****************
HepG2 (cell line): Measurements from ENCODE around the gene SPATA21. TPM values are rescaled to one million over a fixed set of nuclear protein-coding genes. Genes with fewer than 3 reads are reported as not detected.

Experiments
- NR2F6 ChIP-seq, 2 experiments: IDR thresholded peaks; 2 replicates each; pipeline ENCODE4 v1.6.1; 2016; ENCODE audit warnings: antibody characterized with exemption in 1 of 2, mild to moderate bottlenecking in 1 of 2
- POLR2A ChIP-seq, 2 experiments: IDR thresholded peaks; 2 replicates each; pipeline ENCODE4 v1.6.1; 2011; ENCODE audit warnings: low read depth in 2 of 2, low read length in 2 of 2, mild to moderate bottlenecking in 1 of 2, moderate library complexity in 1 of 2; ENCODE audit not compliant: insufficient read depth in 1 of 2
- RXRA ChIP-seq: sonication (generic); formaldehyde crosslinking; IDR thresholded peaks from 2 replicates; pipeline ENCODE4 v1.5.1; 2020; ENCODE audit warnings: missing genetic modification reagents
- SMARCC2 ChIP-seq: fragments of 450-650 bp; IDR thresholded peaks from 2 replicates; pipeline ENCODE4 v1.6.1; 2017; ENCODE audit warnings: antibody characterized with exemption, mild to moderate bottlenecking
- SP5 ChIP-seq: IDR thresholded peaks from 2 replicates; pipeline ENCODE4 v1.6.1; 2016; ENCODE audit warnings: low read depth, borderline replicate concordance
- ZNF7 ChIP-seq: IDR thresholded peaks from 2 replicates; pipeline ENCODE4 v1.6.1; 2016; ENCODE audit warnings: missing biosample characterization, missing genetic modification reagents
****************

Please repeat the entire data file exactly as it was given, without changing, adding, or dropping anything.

HepG2 (cell line): Measurements from ENCODE around the gene SPATA21. TPM values are rescaled to one million over a fixed set of nuclear protein-coding genes. Genes with fewer than 3 reads are reported as not detected.

Experiments
- NR2F6 ChIP-seq, 2 experiments: IDR thresholded peaks; 2 replicates each; pipeline ENCODE4 v1.6.1; 2016; ENCODE audit warnings: antibody characterized with exemption in 1 of 2, mild to moderate bottlenecking in 1 of 2
- POLR2A ChIP-seq, 2 experiments: IDR thresholded peaks; 2 replicates each; pipeline ENCODE4 v1.6.1; 2011; ENCODE audit warnings: low read depth in 2 of 2, low read length in 2 of 2, mild to moderate bottlenecking in 1 of 2, moderate library complexity in 1 of 2; ENCODE audit not compliant: insufficient read depth in 1 of 2
- RXRA ChIP-seq: sonication (generic); formaldehyde crosslinking; IDR thresholded peaks from 2 replicates; pipeline ENCODE4 v1.5.1; 2020; ENCODE audit warnings: missing genetic modification reagents
- SMARCC2 ChIP-seq: fragments of 450-650 bp; IDR thresholded peaks from 2 replicates; pipeline ENCODE4 v1.6.1; 2017; ENCODE audit warnings: antibody characterized with exemption, mild to moderate bottlenecking
- SP5 ChIP-seq: IDR thresholded peaks from 2 replicates; pipeline ENCODE4 v1.6.1; 2016; ENCODE audit warnings: low read depth, borderline replicate concordance
- ZNF7 ChIP-seq: IDR thresholded peaks from 2 replicates; pipeline ENCODE4 v1.6.1; 2016; ENCODE audit warnings: missing biosample characterization, missing genetic modification reagents